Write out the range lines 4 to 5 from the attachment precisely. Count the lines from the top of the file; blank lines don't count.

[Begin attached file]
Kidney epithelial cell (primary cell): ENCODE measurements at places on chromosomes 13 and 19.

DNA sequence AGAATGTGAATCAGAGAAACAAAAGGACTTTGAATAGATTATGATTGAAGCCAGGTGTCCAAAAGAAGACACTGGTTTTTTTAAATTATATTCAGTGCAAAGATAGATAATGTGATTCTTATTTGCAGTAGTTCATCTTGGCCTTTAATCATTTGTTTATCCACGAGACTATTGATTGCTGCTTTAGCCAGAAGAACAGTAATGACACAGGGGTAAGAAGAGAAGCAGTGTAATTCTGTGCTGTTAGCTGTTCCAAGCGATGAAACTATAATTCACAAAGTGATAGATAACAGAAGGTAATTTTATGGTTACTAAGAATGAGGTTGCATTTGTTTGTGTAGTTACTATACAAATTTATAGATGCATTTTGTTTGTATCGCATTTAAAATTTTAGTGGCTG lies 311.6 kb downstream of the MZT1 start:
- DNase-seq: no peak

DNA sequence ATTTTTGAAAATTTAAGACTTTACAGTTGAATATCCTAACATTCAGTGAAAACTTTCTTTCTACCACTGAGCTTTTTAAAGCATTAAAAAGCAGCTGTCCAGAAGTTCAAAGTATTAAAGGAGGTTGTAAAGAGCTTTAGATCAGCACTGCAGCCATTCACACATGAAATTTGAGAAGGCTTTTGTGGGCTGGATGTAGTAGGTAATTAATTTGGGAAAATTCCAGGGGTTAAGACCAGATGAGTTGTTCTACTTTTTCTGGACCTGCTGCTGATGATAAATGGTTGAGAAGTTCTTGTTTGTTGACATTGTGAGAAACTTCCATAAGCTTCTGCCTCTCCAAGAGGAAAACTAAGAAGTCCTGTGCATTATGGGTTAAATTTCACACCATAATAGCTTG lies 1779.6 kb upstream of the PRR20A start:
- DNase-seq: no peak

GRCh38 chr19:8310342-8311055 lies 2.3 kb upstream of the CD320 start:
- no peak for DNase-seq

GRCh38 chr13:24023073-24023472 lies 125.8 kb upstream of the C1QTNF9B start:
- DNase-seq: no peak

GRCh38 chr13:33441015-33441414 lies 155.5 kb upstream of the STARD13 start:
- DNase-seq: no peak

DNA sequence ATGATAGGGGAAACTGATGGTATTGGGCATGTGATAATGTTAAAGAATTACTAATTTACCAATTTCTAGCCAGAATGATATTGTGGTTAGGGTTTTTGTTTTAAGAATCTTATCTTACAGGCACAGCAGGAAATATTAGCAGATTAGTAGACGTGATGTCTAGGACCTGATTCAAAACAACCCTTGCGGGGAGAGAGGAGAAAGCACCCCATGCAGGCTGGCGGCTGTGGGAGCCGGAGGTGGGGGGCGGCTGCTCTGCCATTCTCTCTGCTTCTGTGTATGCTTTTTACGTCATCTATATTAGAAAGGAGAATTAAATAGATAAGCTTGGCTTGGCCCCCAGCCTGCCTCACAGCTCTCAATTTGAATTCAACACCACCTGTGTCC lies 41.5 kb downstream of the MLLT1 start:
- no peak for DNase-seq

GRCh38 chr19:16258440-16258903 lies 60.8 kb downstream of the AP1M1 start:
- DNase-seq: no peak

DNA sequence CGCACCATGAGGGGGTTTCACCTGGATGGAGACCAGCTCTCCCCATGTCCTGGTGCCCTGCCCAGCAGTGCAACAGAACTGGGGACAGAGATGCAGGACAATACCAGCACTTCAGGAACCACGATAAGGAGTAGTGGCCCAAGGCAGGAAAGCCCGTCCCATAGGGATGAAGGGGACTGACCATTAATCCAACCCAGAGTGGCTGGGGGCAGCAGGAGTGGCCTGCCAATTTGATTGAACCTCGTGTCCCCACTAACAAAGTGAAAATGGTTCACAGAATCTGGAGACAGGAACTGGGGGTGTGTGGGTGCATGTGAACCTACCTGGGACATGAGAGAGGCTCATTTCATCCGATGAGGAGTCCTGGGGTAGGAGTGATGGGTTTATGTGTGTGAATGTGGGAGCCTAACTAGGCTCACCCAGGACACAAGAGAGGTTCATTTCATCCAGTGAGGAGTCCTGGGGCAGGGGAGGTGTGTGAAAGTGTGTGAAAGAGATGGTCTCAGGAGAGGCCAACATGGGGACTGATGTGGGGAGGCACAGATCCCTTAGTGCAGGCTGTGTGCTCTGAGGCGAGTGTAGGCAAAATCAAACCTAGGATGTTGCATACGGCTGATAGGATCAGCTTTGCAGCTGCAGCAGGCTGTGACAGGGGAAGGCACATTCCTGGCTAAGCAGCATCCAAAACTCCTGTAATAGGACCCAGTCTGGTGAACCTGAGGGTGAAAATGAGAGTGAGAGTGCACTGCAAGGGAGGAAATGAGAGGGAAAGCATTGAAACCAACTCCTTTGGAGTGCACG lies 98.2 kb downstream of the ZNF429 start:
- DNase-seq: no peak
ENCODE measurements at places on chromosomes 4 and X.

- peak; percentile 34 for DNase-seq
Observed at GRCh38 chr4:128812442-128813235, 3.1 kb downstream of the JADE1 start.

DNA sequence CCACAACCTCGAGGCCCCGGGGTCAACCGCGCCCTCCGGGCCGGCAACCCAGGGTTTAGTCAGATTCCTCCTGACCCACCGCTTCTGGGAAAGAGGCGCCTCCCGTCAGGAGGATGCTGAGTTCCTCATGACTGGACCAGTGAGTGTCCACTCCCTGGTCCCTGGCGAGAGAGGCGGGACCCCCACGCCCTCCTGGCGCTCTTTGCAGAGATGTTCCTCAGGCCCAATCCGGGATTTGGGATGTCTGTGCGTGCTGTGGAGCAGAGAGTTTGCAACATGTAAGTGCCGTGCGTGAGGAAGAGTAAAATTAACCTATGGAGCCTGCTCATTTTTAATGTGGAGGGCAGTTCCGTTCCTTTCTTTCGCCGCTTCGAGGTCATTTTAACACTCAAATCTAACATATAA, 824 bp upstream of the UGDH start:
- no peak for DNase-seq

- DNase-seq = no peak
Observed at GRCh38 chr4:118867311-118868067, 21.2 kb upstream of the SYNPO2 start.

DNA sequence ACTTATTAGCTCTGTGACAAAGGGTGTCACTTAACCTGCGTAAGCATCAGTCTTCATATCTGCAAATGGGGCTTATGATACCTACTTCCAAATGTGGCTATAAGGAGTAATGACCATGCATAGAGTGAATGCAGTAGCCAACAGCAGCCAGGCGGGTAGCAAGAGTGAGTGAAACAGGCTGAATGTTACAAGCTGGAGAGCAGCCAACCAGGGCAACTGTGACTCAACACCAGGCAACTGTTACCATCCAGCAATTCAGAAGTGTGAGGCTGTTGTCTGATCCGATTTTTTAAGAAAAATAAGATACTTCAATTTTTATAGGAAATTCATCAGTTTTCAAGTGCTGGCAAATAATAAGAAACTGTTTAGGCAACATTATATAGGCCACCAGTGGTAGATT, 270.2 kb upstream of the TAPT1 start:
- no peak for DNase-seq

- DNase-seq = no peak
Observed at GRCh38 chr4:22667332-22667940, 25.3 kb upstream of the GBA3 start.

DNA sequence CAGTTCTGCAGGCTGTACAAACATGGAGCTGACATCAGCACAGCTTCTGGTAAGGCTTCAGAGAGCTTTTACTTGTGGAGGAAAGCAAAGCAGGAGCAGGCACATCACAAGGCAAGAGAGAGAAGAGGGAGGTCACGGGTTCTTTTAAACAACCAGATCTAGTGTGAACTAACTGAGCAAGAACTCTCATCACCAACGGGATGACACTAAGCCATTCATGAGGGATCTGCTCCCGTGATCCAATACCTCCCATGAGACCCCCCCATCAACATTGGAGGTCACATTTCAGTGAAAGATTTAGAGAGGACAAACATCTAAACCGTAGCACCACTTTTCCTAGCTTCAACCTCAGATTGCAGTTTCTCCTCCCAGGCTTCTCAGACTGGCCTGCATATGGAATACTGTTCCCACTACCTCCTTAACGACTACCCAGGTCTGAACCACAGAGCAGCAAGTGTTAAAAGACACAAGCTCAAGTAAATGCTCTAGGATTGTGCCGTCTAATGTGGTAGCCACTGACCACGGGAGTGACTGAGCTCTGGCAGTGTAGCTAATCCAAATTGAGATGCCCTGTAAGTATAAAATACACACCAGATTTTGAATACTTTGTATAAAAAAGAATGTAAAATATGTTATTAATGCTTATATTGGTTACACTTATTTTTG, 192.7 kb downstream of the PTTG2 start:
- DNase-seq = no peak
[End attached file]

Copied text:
DNA sequence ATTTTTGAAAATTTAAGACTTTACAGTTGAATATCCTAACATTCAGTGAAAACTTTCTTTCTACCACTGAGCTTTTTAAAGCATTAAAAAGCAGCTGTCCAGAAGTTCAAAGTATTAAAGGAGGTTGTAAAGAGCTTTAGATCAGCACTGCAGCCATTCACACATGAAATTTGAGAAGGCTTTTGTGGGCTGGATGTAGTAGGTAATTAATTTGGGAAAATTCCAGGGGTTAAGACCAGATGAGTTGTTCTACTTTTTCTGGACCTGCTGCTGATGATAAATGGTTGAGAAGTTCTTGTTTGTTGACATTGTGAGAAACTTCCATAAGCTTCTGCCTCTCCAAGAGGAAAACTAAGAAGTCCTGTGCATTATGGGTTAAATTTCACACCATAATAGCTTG lies 1779.6 kb upstream of the PRR20A start:
- DNase-seq: no peak